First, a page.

In the first gallery, which once probably served as the entrance for guests of the Dervieux family, stands in the center a monumental concrete cylinder which is a narrow snail-shaped labyrinth intended to be penetrated. Inside is a ground projection of white clouds moving slowly through the air. “Like van Gogh before him, Lee Ufan drew a lot of inspiration from the Arles sky,” said Jean-Marie Gallais, curator of the Lee Ufan 2019 exhibition at the Center Pompidou Metz, who also wrote a mural text for the space. from Arles.
Lee confirmed: “The moments of my morning walks gazing at the sky along the banks of the Rhône make me happy.” He titled this brand new work, an architectural collaboration with Ando, sky underground (Heaven Under Ground).
As with previous projects, Lee paid particular attention to site-specific installations throughout the mansion estate. Way to Arles Beautifully features a curved mirror slab laid on the gravel. Just as the mirror begins its curve toward the ceiling, Lee steps between two large rocks. And older pieces have also been revived. The scene (originally designed in the late 1960s), in the second gallery, is a good example. Visitors are again invited to enter a circle of light protected by a large steel wall next to a massive rock.
A little further on, two examples from Lee’s “Relatum” series (Report 1969/2022 and Relationship – Gravity), which synthesize the artist’s first experiences with Mono-ha. Between these two works is a Roman bust discovered at the start of construction, about 2.5 feet underground, exactly where Lee had already planned to install sky underground. “It’s ironic, when you think about it, that the only place that needed to be dug shows a video representation of the sky,” said Gallais, the curator. Now on long-term loan from the Museum of Ancient Arles, the relic has its own display case in the middle of a small hallway leading to a rising staircase, which Lee had painted white, and a new elevator.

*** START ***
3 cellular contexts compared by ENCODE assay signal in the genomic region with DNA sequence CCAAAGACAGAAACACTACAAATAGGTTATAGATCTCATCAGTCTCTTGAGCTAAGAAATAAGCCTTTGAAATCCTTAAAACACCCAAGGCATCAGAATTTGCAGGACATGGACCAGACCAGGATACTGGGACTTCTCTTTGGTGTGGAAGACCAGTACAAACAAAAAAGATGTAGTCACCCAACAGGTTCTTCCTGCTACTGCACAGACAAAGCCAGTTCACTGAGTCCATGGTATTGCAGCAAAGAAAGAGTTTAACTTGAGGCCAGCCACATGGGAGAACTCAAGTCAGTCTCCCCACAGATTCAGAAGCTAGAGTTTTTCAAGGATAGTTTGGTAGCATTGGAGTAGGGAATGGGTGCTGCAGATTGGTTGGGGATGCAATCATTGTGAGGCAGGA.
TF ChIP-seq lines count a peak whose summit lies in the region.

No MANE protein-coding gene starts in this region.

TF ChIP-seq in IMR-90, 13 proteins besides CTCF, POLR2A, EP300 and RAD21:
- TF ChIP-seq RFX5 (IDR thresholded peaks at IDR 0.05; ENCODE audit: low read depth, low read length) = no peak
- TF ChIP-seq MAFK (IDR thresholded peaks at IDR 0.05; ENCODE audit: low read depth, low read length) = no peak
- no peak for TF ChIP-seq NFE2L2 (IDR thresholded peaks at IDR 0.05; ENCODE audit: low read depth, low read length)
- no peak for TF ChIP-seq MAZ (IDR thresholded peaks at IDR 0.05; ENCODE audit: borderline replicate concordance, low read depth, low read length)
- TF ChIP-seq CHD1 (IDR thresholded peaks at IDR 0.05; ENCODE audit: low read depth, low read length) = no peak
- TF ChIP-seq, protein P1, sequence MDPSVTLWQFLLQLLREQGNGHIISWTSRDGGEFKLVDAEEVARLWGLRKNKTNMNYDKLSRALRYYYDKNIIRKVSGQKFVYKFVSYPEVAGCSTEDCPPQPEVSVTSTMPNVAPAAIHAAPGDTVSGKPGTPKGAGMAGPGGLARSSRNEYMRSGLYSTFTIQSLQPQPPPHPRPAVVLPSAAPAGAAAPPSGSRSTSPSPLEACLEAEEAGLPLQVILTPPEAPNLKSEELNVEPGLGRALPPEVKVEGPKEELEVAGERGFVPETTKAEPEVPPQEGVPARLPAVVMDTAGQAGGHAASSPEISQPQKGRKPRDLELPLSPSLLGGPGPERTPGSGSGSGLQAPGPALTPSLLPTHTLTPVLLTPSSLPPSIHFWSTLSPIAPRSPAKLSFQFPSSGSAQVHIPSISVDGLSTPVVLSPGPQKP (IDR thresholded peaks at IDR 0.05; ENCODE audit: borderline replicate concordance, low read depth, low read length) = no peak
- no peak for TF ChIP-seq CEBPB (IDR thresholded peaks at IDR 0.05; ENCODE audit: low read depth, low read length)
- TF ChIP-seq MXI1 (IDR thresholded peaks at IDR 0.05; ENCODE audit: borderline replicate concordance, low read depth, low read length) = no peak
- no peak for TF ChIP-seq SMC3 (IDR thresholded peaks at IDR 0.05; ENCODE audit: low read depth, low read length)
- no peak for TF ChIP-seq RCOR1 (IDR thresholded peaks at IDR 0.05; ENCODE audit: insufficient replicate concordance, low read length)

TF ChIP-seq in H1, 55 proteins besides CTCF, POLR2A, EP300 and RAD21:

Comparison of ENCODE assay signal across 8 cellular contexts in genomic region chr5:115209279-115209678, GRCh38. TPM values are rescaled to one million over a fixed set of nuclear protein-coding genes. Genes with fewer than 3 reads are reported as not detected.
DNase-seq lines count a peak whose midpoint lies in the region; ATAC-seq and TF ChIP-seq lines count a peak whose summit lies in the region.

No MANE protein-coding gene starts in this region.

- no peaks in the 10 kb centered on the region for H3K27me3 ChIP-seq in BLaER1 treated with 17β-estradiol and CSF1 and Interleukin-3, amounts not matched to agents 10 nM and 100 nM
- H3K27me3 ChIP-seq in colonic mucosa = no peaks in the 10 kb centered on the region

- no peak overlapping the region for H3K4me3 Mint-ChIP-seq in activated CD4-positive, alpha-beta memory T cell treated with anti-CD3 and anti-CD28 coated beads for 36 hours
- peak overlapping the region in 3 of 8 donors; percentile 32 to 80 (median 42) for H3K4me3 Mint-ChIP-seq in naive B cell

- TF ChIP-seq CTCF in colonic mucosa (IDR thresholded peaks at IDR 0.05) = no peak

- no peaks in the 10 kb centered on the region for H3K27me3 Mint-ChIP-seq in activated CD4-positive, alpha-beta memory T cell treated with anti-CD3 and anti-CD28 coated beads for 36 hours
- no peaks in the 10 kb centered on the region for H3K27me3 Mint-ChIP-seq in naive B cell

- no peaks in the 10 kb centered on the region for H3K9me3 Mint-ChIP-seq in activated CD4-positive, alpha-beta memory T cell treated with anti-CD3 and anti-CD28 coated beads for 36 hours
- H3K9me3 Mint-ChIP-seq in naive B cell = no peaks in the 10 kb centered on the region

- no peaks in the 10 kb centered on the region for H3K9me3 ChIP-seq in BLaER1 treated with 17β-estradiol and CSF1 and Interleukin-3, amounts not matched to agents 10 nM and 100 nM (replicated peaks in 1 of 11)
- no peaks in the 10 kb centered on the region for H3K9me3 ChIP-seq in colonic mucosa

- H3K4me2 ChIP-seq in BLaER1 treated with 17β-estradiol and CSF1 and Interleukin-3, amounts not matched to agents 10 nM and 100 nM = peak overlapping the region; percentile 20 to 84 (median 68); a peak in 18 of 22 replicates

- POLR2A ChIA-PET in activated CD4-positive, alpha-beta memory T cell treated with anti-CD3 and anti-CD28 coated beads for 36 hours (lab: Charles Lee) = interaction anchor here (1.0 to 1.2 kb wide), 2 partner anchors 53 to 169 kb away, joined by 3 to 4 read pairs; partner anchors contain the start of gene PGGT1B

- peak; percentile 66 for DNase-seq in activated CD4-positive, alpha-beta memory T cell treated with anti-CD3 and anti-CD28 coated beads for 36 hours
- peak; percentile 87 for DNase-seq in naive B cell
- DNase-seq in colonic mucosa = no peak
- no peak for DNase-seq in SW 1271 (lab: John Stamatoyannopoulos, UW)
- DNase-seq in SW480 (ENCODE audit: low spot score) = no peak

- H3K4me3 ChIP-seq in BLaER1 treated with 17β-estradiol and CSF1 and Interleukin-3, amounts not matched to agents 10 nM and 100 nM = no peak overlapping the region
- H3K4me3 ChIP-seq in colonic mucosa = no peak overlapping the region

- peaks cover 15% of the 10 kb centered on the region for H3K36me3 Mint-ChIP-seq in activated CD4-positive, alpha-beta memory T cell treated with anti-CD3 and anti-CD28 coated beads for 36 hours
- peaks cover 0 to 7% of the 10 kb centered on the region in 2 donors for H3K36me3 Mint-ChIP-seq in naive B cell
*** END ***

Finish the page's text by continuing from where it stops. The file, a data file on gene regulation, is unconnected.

Descending to the lower level of the space, accessible only by appointment, are not one, but three site-specific creations. Two works from the “Dialogue” series, bands of color gradients – one in oranges, the other in blues – resulting from unusually wide brushstrokes, were painted on the ground. Lee compares them to “archaeological finds” that the public can venture on. The predominantly orange one is perpendicular; that of the blue sky is parallel to a white wall where the artist has handwritten a poem entitled “Le Bas”: “At the bottom of Arles there is a story, / at the bottom of this story there is a picture , / and at the bottom of this image there is the unknown.
Back above ground, the approach to the second floor (the first floor according to the French system) is mainly chronological, starting with his 1970s series “From Line”, with stripes painted in a single gesture until ‘to the exhaustion of painting, until the 2000s “Dialogues”, whose last pieces include wavy lines that transmit deeper vibrations. The exhibition includes drawings from the 1980s, some surprisingly less minimalist than from others.
One level above is a future “hybrid” multipurpose space, for meetings, conferences, receptions and concerts, as well as exhibitions by artists who are not Lee Ufan. (He would like to include works from his personal collection in the permanent exhibition, “but nothing has been considered in detail yet,” he said.)
This space is the only place in the building where the original moldings and authentic fireplaces have been kept, as if to make people feel more at home. In fact, the artist says he sees the Lee Ufan Arles as a “living space” rather than an exhibition hall, adding that “understanding the intelligence or the meaning of this space is not necessary to share the breath and the sensations that life offers us while strolling among paintings and sculptures.